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** Anubis, the FinalBoss, is unbeatable, and that's it. While you can just wait for the end of the game to happen, if you are fast with the controls you can avoid any damage from him whatsoever, at least on easy. The only damage taken is that in a cutscene about halfway through the battle. What makes the battle that much more frustrating is that you spend the entire game (which isn't very long, mind you) fighting bosses that condescend and belittle you for being a kid, despite wiping the floor with them time and again. What do you learn when you reach Anubis? They were right: the only reason you were winning was because you had a SuperPrototype on your hands. Anubis is the first time you've fought something that is Jehuty's equal, and worse, it's at its full potential, while Jehuty still lacks some important equipment. It is literally impossible to land a hit on the thing because it teleports from place to place constantly, away from you and dangerously close; but, to make matters worse, it can kill you if you're foolhardy enough to try to take it on (or are playing on the higher difficulty levels). The only option is to wait for the Atlantis to save you and run away. Nohman even lampshades this with quotes like, "It's impossible for you to kill me." and "I see. At least you're good at running away."
24th Dec '16 11:15:03 PM DarkHunter
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* ''VideoGame/{{Ikaruga}}'' has a hopeless boss fight with the Stone-Like ([[EpilepticTrees possibly the same being as in ''Radiant Silvergun'']]) at the end, where you can't shoot and have to dodge many patterns of bullets for a certain amount of time. At the end, the Ikaruga releases a HeroicSacrifice self-destruct attack. A BittersweetEnding, but our hero is allowed to AscendToAHigherPlaneOfExistence, and TheEndOfTheWorldAsWeKnowIt is averted, unlike in ''RS'' (a DownerEnding).

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* ''VideoGame/{{Ikaruga}}'' has a hopeless boss fight with the Stone-Like ([[EpilepticTrees possibly the same being as in ''Radiant Silvergun'']]) in]] ''VideoGame/RadiantSilvergun'') at the end, where you can't shoot and have to dodge many patterns of bullets for a certain amount of time. At the end, the Ikaruga releases a HeroicSacrifice self-destruct attack. A BittersweetEnding, but our hero is allowed to AscendToAHigherPlaneOfExistence, and TheEndOfTheWorldAsWeKnowIt is averted, unlike in ''RS'' (a DownerEnding).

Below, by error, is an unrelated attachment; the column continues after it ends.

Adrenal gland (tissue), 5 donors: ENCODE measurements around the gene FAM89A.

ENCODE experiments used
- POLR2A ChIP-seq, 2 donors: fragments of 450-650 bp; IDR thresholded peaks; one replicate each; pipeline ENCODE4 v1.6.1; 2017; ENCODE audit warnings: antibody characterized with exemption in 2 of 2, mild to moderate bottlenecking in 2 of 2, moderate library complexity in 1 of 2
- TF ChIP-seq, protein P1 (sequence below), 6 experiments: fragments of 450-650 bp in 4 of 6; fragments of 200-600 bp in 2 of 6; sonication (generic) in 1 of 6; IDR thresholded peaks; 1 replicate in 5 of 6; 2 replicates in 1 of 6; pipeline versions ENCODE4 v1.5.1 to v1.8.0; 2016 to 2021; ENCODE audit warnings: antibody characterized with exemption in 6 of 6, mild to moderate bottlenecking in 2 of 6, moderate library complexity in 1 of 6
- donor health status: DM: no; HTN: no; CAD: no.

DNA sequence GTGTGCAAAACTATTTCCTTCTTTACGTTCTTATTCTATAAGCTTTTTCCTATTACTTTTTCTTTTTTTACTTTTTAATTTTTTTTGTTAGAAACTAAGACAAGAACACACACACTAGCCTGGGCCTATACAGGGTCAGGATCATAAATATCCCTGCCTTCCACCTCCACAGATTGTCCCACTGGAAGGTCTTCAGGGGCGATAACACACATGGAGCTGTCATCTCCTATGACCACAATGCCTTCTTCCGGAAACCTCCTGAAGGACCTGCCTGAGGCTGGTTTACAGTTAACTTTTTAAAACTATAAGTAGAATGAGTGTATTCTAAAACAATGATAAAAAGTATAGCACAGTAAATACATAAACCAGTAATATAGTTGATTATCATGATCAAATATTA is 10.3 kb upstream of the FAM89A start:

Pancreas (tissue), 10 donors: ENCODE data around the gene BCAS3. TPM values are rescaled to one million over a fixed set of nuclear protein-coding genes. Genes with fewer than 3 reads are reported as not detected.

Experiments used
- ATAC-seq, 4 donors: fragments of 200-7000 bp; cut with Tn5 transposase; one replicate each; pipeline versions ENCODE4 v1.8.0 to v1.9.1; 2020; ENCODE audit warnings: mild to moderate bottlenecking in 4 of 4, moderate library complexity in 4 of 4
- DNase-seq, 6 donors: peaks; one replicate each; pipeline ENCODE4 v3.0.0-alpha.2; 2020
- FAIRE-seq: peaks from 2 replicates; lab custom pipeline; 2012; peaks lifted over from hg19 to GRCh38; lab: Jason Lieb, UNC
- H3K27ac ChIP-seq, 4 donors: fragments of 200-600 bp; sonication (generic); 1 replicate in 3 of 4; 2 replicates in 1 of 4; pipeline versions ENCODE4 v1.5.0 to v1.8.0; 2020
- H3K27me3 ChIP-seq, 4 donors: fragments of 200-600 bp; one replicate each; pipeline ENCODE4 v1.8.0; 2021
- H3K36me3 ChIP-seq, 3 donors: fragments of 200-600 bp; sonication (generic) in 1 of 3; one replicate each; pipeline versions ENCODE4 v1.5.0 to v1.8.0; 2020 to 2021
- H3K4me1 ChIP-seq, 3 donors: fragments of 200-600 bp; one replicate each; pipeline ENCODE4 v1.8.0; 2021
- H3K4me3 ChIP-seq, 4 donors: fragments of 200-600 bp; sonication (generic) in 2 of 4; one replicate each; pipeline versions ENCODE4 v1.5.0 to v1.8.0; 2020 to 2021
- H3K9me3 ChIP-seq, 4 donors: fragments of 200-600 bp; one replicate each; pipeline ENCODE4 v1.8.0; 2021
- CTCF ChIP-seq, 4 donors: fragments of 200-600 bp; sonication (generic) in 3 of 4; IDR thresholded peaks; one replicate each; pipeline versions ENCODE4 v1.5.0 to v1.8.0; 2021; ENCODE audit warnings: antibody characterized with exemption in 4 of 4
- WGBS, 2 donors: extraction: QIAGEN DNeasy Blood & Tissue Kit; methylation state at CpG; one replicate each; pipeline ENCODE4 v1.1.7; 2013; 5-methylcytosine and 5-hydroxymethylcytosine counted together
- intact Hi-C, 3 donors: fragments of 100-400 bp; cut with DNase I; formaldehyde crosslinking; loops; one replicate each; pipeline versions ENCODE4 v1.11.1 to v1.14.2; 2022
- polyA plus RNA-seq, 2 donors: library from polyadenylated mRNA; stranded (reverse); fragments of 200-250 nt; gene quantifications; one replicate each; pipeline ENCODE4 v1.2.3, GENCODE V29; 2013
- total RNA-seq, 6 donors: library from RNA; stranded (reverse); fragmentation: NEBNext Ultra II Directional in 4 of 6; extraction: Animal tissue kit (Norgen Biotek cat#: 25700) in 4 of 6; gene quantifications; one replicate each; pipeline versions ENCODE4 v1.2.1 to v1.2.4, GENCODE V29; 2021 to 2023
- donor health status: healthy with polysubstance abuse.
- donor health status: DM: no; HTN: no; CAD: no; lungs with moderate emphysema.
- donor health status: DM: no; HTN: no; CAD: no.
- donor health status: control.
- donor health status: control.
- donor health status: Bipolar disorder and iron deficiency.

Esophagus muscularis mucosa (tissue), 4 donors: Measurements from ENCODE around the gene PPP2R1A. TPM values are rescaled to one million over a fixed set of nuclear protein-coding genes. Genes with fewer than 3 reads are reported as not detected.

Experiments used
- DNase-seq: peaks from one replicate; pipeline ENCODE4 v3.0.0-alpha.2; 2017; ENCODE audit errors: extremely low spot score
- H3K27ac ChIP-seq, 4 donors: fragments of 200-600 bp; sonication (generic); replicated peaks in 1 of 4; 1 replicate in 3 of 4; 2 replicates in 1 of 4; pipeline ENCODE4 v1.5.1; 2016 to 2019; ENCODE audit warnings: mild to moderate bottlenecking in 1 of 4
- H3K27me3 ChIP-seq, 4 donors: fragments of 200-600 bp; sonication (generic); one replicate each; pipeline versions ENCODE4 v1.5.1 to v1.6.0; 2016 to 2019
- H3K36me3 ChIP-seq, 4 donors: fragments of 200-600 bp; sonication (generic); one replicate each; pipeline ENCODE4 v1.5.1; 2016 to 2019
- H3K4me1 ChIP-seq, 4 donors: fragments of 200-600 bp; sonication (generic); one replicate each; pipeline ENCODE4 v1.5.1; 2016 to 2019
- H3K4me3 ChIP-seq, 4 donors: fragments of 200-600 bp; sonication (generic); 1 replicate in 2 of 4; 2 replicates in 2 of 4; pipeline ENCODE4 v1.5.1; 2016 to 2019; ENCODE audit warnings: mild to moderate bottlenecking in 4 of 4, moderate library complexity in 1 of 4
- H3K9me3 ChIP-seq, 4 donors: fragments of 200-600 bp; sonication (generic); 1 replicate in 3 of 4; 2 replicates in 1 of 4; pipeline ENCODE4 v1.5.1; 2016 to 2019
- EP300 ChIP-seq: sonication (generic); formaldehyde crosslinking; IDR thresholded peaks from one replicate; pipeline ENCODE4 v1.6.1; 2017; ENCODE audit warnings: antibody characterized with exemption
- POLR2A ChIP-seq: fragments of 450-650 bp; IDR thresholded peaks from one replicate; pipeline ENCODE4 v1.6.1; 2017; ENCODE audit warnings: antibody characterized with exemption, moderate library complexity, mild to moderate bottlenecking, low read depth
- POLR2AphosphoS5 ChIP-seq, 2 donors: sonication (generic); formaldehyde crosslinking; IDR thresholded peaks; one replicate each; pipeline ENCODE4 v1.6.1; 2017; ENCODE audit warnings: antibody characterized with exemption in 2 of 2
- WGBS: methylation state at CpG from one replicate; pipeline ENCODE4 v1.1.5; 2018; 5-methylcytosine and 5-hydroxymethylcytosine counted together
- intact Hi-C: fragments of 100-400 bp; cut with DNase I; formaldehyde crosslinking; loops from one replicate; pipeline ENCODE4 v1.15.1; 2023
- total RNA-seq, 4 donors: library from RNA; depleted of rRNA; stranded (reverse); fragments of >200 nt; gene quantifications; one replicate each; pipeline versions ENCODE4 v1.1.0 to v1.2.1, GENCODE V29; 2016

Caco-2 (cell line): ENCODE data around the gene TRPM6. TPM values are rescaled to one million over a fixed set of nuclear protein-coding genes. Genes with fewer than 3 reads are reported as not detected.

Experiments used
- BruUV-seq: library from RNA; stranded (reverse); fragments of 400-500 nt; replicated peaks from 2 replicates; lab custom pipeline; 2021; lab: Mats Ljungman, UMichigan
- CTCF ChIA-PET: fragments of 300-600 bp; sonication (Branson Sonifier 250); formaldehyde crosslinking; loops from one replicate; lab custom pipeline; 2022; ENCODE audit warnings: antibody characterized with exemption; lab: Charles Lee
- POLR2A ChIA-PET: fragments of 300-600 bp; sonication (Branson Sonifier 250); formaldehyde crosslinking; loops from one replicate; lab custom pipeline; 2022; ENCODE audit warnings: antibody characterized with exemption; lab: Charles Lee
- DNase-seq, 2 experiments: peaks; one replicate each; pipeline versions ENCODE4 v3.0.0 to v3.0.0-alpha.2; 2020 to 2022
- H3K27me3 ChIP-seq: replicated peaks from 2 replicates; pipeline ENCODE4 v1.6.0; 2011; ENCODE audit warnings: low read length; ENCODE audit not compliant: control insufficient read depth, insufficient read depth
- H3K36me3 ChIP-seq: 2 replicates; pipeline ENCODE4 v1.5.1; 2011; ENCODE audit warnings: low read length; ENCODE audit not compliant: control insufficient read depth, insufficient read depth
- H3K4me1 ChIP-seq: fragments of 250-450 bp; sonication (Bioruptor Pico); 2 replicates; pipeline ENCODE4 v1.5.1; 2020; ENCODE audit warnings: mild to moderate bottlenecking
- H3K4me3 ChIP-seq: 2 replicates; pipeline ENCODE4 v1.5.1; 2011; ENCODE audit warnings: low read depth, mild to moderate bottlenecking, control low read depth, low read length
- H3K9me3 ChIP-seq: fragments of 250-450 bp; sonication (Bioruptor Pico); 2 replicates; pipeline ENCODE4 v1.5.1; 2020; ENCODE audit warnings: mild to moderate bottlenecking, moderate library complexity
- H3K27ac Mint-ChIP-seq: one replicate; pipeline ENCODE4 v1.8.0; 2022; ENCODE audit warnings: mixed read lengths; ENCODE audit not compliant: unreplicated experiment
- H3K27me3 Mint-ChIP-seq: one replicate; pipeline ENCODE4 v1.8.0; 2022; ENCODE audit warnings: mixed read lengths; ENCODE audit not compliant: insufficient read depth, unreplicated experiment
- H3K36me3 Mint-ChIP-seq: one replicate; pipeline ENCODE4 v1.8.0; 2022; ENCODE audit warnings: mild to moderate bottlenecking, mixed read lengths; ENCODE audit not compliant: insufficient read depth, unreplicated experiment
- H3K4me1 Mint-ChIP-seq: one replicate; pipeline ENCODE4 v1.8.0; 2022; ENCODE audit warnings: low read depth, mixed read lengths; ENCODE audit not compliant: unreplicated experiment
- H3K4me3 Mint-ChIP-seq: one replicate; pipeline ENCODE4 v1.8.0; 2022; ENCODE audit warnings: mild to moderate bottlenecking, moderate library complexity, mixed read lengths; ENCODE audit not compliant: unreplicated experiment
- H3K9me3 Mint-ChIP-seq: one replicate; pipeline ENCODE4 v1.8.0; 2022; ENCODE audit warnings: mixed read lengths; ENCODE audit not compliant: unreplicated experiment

24th Dec '16 11:13:31 PM DarkHunter
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* ''VideoGame/{{Ikaruga}}'' has a hopeless boss fight with the Stone-Like ([[EpilepticTrees possibly the same being as in ''VideoGame/RadiantSilvergun'']]) at the end, where you can't shoot and have to dodge many patterns of bullets for a certain amount of time. At the end, the Ikaruga releases a HeroicSacrifice self-destruct attack. A BittersweetEnding, but our hero is allowed to AscendToAHigherPlaneOfExistence, and TheEndOfTheWorldAsWeKnowIt is averted, unlike in ''RS'' (a DownerEnding).

to:

* ''VideoGame/{{Ikaruga}}'' has a hopeless boss fight with the Stone-Like ([[EpilepticTrees possibly the same being as in ''VideoGame/RadiantSilvergun'']]) ''Radiant Silvergun'']]) at the end, where you can't shoot and have to dodge many patterns of bullets for a certain amount of time. At the end, the Ikaruga releases a HeroicSacrifice self-destruct attack. A BittersweetEnding, but our hero is allowed to AscendToAHigherPlaneOfExistence, and TheEndOfTheWorldAsWeKnowIt is averted, unlike in ''RS'' (a DownerEnding).